Every dollar donated to Harvest House goes directly to purchasing food, clothing, or giving client assistance.



Annual Budget

To meet the growing need for food and financial assistance, Harvest House has several manageable goals they wish to meet in the next two years requiring a total of $43,500. With these improvements Harvest House will be able to provide four to five days of food to more than 1,800 client families, a near 30 percent increase from this year. Harvest House would also be able to triple utilities assistance available for clients, allowing them to expand to cover both the hot summer season as well as the frigid winter. With all of these projects completed, providing adequate food and utilities assistance to one needy family will cost just over $24.

Two-year Goals Update Refrigeration


Expand Food Program


Expand Utilities Assistance


Part-time Receptionist




Annual Costs Currently Harvest House operates on a $14,650 cash budget each year. This annual cash flow provides for counseling, food, and clothing for more than 1,400 families each year. All other expenses related to operation are managed in-kind by Open Bible Fellowship; the church from which Harvest House originated. Estimated expenses of operations total $38,255. Included in that are office supplies, utilities, and $30,000 for rental of the 6,000 square-foot space within Open Bible’s facility. The in-kind services provided by Open Bible Fellowship covers the estimated $38,244 in operations. The other expenses are covered by $6,250 in funds received from Open Bible Fellowship and $8,400 in cash donations. Agency Support


Harvest house has received support from many organizations in the community. Their largest partner is Open Bible Fellowship. The church provides for most of the operational needs of Harvest House. The organization also allies with the Community Food Bank of Eastern Oklahoma to purchase most of their groceries at a greatly discounted price. According to the Food Bank’s calculation, Harvest House only pays 7 cents for every dollar’s worth of food. Harvest House is also a member of the United States Department of Agriculture’s Child and Adult Care Food Program. Because of this membership, the organization receives a large amount of food for free. Additionally, Panera Bread donates a large load of bread and pastries to Harvest House each Wednesday; in addition, Harvest House receives financial support from the Hille Foundation. The organization also received a $10,000 donation from the QuikTrip Foundation to purchase replacement freezers for the facility. Finally, last year the Tulsa Community Foundation gave a $3,000 grant to help with client utility bills. With a strong reputation of helping the community, Harvest House has been successful at enlisting the help of local foundations to meet the needs of the impoverished. However,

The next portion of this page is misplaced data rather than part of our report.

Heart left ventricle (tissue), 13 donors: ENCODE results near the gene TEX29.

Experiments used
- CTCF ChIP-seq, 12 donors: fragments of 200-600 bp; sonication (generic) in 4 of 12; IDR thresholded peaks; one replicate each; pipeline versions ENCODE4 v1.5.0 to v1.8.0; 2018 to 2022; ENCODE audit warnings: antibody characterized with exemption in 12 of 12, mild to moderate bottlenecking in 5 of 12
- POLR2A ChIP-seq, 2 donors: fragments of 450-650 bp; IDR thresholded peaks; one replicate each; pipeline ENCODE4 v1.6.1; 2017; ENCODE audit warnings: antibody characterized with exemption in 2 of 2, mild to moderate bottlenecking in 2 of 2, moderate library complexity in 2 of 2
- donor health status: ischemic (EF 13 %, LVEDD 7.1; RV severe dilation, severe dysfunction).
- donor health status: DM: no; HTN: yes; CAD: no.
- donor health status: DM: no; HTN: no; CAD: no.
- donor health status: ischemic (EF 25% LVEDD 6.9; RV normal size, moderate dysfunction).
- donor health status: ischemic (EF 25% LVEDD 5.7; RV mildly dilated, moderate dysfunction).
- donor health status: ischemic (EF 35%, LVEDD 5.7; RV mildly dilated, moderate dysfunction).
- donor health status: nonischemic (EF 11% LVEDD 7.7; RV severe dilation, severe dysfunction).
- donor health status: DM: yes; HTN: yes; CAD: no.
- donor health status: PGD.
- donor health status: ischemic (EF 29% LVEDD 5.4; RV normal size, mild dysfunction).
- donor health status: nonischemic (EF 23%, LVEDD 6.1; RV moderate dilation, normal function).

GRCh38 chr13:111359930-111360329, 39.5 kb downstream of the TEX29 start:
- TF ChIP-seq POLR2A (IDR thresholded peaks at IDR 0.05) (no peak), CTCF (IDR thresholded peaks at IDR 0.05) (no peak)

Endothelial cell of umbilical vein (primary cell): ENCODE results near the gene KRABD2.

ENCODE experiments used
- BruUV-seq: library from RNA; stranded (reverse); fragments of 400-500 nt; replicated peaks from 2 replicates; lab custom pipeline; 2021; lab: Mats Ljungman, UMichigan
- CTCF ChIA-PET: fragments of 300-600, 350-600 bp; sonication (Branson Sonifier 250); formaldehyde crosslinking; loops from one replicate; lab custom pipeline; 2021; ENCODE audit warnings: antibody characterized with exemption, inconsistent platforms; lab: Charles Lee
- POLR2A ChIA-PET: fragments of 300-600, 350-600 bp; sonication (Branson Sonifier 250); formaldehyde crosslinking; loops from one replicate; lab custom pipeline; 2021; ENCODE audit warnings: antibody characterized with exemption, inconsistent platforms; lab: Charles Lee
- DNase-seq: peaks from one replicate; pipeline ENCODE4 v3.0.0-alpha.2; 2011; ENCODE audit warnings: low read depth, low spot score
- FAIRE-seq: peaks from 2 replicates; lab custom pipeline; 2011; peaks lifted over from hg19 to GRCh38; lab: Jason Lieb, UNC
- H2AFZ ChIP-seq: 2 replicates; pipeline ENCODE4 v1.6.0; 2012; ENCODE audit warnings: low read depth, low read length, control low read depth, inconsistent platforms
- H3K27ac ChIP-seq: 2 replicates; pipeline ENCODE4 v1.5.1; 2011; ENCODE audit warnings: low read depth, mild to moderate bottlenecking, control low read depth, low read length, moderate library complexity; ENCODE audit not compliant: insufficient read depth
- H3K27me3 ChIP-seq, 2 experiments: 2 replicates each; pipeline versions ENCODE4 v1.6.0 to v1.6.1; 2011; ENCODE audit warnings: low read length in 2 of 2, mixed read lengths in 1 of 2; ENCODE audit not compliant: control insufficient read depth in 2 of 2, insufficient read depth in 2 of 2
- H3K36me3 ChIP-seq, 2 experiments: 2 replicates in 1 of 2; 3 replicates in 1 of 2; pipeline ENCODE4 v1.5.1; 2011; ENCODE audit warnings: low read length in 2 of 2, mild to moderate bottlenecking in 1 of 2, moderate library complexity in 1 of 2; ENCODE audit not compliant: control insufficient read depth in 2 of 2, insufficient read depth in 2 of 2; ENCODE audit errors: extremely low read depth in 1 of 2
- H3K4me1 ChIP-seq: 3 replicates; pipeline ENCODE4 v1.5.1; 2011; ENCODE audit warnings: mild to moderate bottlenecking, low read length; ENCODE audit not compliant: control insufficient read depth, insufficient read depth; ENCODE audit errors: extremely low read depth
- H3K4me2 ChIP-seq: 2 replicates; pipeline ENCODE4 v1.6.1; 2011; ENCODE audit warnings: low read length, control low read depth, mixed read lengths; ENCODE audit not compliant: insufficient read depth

their work is far from over. With the generous help of donors, Harvest House can continue to meet the growing need in Tulsa. American poet and peace activitist Daniel Berrigan once wrote, “Sometime in your life, I hope that you might see one starved man, the look on his face when the bread finally arrives. Hope that you might have baked it or bought it or even kneaded it yourself. For that look on his face, for your meeting his eyes across a piece of bread, you might be willing to lose a lot, or suffer a lot, or die a little, even.” Imagine the hope that can be restored, the dignity that can be upheld and the needing hearts that can be rescued. Harvest House was established to serve the poor and needy in the Tulsa community by attempting to meet some of their most pressing physical, social and spiritual needs in a manner that preserves dignity and affirms self-worth. A single agency cannot meet all the complex needs of the unfortunate and disenfranchised in the community, but one thing is certain. Harvest House has a consistent emphasis on serving the needs of their clients by helping them become more self-sufficient with and through the love of a heavenly Father, working through ordinary people like you and me.

Harvest House only pays 7 cents for every dollar’s worth of food.


Created by: Katie Arnold Desiree Frierson Erica McMains Sherman Merchant Jeremy Moore

Harvest House 1439 E. 71st Street | Tulsa, OK 74136 20

Harvest House  


Harvest House